Nobody knows where inspiration struck you. In Levon’s case, it was a potato cellar.
At 44 years old, 1985, Levon’s wife asked him to build a potato cellar under the house to store potatoes for the family. The dutiful and hardworking guy he was, he started carving a small room under his house for the utility. What started as a potato cellar never stopped being made for next 23 years, till Levon breathed his last.
WheeBuzz brings you story of Lyova (Levon) Arakelyan, a builder, who built a whole cave system under his house in Arinj, Armenia. He was 44 when he started and built till he was 67 when he passed away.
She never knew that her asking for a potato cellar from her husband will bring her husband dreams and inspiration of carving the caves that run in multiple directions and go as below and 70 feet deep in the earth.
I just asked for a potato cellar, but he was motivated by dreams and visions in which a voice told him he must continue carving the cave. – Tosya
The most wondrous thing here is that Levon has made all the cave system, the carvings, the stairs and included everything in it just by the use of his own domestic small hand tools.
No modern technology, no grinder, no machines to make a multidimensional, fully functional cave system under an already in use house with nothing but small hand tools like chisel and hammers.
Levon’s wife feels really proud of her husband and recalls him working late in the night for long hours without taking breaks.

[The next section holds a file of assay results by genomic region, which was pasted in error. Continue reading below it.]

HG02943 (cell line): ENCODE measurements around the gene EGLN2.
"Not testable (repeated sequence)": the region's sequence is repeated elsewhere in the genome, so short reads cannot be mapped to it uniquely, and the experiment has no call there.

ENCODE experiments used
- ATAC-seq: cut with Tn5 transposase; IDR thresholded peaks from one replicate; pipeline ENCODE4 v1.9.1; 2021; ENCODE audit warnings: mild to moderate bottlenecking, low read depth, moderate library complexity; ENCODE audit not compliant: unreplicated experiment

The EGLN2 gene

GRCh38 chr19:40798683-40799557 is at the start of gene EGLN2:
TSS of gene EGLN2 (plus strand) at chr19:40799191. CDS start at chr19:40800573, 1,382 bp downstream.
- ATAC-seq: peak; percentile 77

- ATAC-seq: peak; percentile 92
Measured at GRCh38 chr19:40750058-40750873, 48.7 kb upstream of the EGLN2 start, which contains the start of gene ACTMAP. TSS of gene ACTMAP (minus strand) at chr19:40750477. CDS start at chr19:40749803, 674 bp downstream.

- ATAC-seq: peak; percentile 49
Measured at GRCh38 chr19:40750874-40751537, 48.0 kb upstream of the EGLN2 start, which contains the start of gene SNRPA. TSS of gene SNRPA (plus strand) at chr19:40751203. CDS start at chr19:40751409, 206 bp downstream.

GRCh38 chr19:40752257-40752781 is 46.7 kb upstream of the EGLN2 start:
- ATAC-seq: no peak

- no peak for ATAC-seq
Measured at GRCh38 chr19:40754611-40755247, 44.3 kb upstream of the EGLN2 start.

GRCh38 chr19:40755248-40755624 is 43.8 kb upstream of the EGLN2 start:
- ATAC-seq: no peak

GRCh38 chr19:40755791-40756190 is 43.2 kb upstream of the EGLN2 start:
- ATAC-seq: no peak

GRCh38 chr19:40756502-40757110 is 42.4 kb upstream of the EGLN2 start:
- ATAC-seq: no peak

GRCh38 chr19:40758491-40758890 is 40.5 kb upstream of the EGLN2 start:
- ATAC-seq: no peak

He’d work, many times, 18 hours continuously without breaks and only with his small hand tools to carve the hard rock, shunning traditional support structures or power tools. – Tosya
Throughout the caves, there are stairs for commuting, halls, small passages and even shrines and carving. He wanted to give it a sacred feel.
His caves are raw looking and beautiful and typically a modern work of awe made in a very primitive style of working.
Levon passed away in 2008, however, he had more plans of extending the cave system, he couldn’t complete them.
But his wife has honored his legacy. Tosya has converted the first cellar as a small museum on Levon’s life and arranges tours for people to the underground caves of her husband.
The whole museum is devoted to the hard work Levon did to make the caves the way they are today. They have pictures of him working and designing, his original carvings, his words and his story all over in the museum.
The beautiful attraction in it is the stone mosaic collection that is dedicated only to Levon and his life.
Tosya wants to keep her husband’s legacy alive for as long as she lives. Even the death couldn’t take apart.